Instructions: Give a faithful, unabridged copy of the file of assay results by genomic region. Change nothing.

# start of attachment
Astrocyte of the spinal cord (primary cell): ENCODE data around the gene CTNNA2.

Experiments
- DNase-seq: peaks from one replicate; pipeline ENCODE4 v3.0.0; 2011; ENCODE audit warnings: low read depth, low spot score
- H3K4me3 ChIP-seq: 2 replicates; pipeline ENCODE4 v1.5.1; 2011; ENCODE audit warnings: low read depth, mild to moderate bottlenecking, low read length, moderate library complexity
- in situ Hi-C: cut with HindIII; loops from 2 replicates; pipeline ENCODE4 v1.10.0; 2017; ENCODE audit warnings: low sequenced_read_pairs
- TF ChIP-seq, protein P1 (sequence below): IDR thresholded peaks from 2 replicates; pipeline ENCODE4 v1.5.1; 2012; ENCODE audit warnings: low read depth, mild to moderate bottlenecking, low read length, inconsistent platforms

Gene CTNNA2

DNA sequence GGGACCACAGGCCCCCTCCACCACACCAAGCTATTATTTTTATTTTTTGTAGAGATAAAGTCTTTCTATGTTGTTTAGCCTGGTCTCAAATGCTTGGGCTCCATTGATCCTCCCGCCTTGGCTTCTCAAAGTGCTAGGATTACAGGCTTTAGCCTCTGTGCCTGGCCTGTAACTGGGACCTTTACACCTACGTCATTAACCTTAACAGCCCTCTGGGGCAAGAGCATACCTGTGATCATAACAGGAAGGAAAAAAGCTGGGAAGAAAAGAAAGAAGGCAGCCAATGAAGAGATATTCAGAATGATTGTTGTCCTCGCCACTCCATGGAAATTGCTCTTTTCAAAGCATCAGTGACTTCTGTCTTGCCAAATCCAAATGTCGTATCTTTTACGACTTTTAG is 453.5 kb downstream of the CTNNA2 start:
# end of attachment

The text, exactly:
Astrocyte of the spinal cord (primary cell): ENCODE data around the gene CTNNA2.

Experiments
- DNase-seq: peaks from one replicate; pipeline ENCODE4 v3.0.0; 2011; ENCODE audit warnings: low read depth, low spot score
- H3K4me3 ChIP-seq: 2 replicates; pipeline ENCODE4 v1.5.1; 2011; ENCODE audit warnings: low read depth, mild to moderate bottlenecking, low read length, moderate library complexity
- in situ Hi-C: cut with HindIII; loops from 2 replicates; pipeline ENCODE4 v1.10.0; 2017; ENCODE audit warnings: low sequenced_read_pairs
- TF ChIP-seq, protein P1 (sequence below): IDR thresholded peaks from 2 replicates; pipeline ENCODE4 v1.5.1; 2012; ENCODE audit warnings: low read depth, mild to moderate bottlenecking, low read length, inconsistent platforms

Gene CTNNA2

DNA sequence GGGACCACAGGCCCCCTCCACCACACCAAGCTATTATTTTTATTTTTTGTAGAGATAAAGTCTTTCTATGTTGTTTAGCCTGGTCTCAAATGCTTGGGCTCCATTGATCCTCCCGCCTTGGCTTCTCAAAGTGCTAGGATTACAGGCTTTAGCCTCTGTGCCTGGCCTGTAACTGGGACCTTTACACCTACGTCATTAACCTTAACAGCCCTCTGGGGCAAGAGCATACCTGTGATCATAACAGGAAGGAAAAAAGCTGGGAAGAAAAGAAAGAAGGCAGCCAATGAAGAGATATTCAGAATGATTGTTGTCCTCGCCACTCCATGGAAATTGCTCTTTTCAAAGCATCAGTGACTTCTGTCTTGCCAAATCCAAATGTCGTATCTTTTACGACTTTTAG is 453.5 kb downstream of the CTNNA2 start: